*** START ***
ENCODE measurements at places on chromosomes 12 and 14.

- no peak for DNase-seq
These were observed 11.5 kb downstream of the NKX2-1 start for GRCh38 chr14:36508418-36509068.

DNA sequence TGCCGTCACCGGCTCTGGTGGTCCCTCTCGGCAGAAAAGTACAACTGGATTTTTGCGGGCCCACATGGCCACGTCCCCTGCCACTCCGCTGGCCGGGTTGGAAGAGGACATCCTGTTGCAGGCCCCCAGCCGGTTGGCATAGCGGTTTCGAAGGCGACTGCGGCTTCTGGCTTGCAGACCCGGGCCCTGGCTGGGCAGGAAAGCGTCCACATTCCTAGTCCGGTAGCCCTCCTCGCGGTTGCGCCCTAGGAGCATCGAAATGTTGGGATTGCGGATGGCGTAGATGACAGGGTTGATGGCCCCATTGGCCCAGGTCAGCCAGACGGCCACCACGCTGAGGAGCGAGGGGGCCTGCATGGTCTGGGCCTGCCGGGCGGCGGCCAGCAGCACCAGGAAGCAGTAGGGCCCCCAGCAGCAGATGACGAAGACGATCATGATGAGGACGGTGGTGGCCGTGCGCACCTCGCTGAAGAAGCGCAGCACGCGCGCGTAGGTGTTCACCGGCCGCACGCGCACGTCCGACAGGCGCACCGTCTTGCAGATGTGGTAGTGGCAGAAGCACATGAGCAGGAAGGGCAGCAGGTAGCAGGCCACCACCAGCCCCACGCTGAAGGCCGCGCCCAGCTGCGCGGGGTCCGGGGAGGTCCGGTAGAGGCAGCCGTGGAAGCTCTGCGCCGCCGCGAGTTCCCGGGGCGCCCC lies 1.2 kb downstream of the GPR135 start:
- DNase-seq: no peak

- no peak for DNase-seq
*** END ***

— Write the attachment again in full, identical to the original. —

ENCODE measurements at places on chromosomes 12 and 14.

- no peak for DNase-seq
These were observed 11.5 kb downstream of the NKX2-1 start for GRCh38 chr14:36508418-36509068.

DNA sequence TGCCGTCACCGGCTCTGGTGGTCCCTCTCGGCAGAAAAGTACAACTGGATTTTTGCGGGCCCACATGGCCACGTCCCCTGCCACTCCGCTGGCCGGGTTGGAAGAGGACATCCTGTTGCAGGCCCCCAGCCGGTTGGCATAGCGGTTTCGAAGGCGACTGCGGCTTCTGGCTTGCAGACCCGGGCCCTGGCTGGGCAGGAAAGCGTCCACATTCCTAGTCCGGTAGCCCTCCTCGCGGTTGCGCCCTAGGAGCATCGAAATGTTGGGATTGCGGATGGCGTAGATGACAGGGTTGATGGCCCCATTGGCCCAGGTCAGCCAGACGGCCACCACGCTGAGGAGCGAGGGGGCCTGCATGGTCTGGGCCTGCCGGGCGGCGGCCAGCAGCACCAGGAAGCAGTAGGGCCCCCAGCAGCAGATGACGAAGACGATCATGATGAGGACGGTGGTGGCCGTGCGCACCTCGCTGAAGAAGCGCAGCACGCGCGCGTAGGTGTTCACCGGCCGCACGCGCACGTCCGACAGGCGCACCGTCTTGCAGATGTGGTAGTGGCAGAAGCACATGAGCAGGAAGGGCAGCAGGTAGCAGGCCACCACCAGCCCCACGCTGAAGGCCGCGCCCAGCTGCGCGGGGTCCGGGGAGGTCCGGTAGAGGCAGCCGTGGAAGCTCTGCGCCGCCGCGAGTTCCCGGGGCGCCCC lies 1.2 kb downstream of the GPR135 start:
- DNase-seq: no peak

- no peak for DNase-seq